“Chakafukidza dzimba matenga,” (Families are families by concealing the bad and the ugly), Diko’s uncle muttered grimly. He had finally decided to lift the lid on the matter of his nephew’s identity – something that had been kept confidential for more than two decades. The nurse walked in with a sphygmomanometer in her hands, but Diko kept his eyes fixed on his uncle’s pallid face, waiting to hear more of the interesting topic his sick uncle was airing.
“Excuse me, time’s up. The next visit is at 6pm,” the nurse declared as she placed her utensil on the bedside cabinet next to Reuben’s bed. Diko’s uncle, Reuben, had been diagnosed with cancer, and was undergoing chemotherapy treatment and a series of check-ups. His face was pale and he had lost not only his appetite, but weight and energy as well. Sadly, tests revealed that the cancer cells had spread throughout his body and the chances of remission were slim.
Diko gazed at his wristwatch which read 4.03pm – already three minutes past the end of visiting hours. With a poker face, Diko sighed and obediently stood up from the steel and synthetic leather visitor’s chair. He grabbed his uncle’s hand, kissed it and whispered a brief prayer before he left. So much ran through his head. Three years earlier he had turned 21 and no one had been there to bless him with the key. His mother had passed on in a road accident in 2004, barely five months before his 21st birthday. After her funeral, Diko had immediately moved out of the two-roomed house they’d rented and gone to stay with his Uncle Reuben.
His uncle had two children, Kabelo and Lizwelethu. Kabelo was 18 years old and Lizwe had recently turned 16. Both Diko’s cousins were excellent learners, and were always first in line to receive awards at school. Their mother had developed a mental illness in November 2002 and had been admitted to the Ingutsheni Hospital for Mental Health. Reuben – in his early 50s – had been relieved of his duties at the shoe manufacturing company in 2006 due to illness. The benefits he was offered were quickly depleted due to medical bills.
Diko had travelled about 70km from Somerset, a farming area where he stayed with his Uncle Reuben during the holidays. He could not afford to come back to the hospital any time soon from their home due to financial constraints. He knew no one in Gweru city who he could sleep over at if he opted to return for the 6pm visit. It had also become very scary and risky travelling after dusk as the Mabhemba killers were rampant, butchering innocent people in cold blood. With these factors facing him, he had no option but to return home while it was still light.
Diko walked to the nearest bus stop, confused and concerned. Immediately he jumped on to the bus and left. But, at the back of his mind a question kept knocking: When will I visit my uncle again? A loquacious drunk guy seated at the back cracked jokes all the way. Passengers laughed and giggled, but Diko sat in his seat quiet as a mouse, staring through the window into the world that was full of unanswered questions.
“Ngatiburukei vabereki, ndirori dhorobha reGweru kune vasingarizive,” (Let us get off the bus, we have arrived in the city centre of Gweru, for those who may be new or who may not know) yelled the conductor as he collected fares from the passengers. Diko immediately pulled back his wandering mind, dug into his pocket and handed over a few coins to the conductor as he jumped out of the bus which was already moving into the loading bay. He pushed through the crowd, and as he did so, a certain pickpocketer snatched his Nokia 3310 phone from the pocket of his flight jacket. As luck may have it, Diko’s phone rang summoning his attention to it. Fearing mob justice and realising Diko had seen him, the pickpocketer dropped the phone and fled from the scene. Diko restrained himself from screaming for help and simply picked up his phone which was buzzing on the pavement.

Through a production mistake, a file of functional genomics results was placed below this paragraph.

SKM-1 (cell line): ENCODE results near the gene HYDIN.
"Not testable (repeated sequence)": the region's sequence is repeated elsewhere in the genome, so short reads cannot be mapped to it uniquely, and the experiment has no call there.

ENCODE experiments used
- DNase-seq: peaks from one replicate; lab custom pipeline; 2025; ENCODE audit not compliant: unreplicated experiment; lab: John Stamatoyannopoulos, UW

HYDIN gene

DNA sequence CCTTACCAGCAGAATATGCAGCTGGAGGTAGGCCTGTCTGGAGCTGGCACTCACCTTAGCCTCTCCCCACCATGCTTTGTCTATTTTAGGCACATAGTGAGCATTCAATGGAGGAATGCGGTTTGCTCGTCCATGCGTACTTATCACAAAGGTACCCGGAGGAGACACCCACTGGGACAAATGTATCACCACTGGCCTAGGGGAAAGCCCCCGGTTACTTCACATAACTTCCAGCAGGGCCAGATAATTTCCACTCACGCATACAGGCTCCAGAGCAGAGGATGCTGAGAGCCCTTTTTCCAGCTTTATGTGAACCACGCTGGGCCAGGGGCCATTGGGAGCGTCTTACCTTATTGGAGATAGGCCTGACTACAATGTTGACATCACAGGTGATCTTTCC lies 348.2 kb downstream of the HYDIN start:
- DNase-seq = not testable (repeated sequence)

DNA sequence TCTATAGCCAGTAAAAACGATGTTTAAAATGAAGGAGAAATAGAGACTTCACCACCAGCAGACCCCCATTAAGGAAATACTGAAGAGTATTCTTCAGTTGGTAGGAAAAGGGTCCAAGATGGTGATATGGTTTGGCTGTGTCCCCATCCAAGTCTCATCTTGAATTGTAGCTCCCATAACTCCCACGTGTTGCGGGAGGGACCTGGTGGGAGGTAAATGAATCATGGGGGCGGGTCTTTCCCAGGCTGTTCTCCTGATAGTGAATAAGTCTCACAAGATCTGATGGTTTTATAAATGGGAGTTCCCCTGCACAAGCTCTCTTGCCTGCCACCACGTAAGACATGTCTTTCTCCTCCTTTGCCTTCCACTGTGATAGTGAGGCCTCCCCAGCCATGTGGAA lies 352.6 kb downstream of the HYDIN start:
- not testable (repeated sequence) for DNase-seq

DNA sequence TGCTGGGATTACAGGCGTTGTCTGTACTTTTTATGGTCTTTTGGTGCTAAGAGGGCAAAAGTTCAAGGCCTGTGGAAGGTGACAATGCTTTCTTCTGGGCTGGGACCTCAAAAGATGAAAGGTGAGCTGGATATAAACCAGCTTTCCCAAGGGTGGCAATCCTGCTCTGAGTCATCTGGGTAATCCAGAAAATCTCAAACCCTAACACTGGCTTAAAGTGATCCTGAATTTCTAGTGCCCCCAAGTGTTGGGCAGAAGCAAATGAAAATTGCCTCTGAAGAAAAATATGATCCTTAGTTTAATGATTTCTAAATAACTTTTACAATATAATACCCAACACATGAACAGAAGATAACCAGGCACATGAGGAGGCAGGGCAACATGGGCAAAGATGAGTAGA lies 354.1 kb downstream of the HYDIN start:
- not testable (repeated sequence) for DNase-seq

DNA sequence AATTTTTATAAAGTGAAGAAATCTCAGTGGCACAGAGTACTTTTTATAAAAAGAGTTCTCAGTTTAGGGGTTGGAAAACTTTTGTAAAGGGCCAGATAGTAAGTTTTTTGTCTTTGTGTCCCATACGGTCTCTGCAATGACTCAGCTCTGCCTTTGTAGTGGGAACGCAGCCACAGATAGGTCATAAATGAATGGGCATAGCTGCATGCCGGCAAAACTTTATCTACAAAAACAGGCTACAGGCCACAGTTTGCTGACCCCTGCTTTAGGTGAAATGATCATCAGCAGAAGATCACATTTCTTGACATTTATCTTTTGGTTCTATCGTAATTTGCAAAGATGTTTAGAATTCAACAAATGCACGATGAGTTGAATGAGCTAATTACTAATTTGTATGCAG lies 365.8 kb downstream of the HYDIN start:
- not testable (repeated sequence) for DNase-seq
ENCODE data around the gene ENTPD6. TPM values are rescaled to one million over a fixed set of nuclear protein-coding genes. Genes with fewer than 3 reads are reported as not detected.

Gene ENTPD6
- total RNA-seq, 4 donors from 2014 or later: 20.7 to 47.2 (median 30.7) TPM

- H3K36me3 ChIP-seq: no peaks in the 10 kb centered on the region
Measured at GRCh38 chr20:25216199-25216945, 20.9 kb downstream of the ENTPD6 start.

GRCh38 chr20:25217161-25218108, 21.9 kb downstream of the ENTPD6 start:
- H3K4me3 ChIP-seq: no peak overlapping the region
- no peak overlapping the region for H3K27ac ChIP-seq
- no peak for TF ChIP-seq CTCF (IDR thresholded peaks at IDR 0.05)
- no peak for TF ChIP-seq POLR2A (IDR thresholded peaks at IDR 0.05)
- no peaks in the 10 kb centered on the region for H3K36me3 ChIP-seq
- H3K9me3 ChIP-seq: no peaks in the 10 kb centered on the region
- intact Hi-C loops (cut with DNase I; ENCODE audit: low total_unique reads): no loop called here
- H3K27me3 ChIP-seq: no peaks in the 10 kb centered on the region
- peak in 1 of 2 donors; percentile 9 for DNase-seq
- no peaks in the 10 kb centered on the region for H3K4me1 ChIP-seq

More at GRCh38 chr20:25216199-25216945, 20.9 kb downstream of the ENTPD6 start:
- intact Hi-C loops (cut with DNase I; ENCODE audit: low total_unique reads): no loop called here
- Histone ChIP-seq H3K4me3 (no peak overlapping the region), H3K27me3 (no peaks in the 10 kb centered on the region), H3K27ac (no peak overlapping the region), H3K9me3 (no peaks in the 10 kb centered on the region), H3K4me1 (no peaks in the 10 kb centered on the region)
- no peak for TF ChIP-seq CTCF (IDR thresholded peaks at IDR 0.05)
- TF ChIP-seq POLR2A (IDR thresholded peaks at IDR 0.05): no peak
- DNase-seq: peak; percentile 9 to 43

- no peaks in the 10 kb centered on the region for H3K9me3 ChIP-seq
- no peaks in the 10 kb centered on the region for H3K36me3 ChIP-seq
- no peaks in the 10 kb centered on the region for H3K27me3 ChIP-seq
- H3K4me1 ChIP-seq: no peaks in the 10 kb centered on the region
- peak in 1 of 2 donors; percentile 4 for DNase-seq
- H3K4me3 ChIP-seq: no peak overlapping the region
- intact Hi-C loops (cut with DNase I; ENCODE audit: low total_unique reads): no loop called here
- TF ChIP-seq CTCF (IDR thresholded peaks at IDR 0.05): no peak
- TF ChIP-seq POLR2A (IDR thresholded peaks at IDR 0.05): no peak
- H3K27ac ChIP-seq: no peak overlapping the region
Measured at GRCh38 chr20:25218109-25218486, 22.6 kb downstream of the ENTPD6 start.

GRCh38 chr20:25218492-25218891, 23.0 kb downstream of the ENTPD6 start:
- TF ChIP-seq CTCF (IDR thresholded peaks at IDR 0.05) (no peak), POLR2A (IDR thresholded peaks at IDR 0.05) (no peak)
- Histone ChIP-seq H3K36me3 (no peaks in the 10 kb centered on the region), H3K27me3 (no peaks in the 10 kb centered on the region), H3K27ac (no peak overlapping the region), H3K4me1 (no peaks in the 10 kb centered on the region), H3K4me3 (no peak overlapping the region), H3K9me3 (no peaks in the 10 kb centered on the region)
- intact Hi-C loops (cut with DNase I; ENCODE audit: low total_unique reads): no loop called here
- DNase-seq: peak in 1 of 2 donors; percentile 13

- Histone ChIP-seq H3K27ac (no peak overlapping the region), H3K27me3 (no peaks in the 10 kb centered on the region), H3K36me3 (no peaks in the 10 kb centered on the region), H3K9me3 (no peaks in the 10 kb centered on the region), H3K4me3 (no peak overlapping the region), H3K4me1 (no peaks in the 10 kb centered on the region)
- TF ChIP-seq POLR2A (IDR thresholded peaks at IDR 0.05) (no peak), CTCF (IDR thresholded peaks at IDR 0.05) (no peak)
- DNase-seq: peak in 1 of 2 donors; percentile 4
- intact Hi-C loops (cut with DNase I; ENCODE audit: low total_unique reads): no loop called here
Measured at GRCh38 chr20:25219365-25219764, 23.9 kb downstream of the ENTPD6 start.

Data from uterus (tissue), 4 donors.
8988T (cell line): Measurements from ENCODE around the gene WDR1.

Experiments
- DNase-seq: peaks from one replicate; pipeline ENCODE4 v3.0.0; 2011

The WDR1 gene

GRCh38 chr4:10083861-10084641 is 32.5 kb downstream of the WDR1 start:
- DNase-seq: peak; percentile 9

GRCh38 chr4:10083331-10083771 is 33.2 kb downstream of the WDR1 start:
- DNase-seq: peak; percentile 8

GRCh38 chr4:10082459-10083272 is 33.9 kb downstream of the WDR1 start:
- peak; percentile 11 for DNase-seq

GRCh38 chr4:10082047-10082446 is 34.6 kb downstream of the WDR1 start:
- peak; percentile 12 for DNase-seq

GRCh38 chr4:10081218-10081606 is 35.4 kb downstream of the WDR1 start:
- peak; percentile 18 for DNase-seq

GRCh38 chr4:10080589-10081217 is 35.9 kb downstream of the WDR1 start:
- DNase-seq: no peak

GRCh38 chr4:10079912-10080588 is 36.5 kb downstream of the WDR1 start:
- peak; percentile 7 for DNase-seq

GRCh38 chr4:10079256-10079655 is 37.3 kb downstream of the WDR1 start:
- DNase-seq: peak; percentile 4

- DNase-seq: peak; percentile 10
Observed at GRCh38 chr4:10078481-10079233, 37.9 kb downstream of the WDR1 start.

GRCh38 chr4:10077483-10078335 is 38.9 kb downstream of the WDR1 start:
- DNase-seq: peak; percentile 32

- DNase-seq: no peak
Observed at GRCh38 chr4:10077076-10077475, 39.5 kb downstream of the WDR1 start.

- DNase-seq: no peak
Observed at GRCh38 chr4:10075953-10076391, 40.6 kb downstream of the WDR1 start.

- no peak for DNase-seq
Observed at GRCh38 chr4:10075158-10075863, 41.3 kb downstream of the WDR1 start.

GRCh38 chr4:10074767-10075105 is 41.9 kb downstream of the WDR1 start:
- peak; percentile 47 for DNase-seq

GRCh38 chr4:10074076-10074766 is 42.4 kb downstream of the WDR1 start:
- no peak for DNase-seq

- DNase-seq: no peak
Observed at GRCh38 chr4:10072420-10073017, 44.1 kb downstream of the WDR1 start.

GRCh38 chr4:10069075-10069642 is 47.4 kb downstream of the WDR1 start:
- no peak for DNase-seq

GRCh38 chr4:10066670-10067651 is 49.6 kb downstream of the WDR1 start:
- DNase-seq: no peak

It was an unknown number calling, and he hesitated before answering. The female voice instructed him to return to Gweru General Hospital immediately. He wasted no time, and within minutes was in the next bus heading to Senga. About three kilometres from the bus rank, the bus ran out of fuel. This had become a norm with the buses – the operators would load the bus with passengers, even when the fuel gauge indicated very little fuel. They would then collect the fares from passengers and fill up with fuel. The conductor informed the passengers that he was going to quickly get fuel, then they would be on their way.
As there was only one kilometre to go, Diko decided to walk back to the hospital, but when he got there, the visitor’s registration process was extremely slow. After half an hour of waiting, he was allowed in but needed to wait in the foyer for the nurse who had phoned him. The wait was longer than Diko expected. Eventually, he recognised the nurse whom had attended to his uncle walking towards him. Diko started imagining his uncle in a coffin, going through the funeral process, and a life without a guardian to take care of him and his cousins.
“Welcome back Diko.” The nurse greeted him as she extended her hand. “Here you are,” she said handing over his identity card. “It was on the floor in the ward. It must have fallen out of your pocket,” she added.
A grin lit up Diko’s face. He clasped his identity card and placed it in the inner pocket of his brown jacket. He checked the wall clock and it read 6.45pm – only 15 minutes left of visiting time. Diko curiously requested to head straight to the ward to see his uncle.
“Yes sure, hurry up. It’s almost time.” He found his uncle in a deep sleep, and wondered if he should wake him up or let him rest. Even if he did wake up, there was little time to talk. He moved carefully away from the bed, turned and walked away.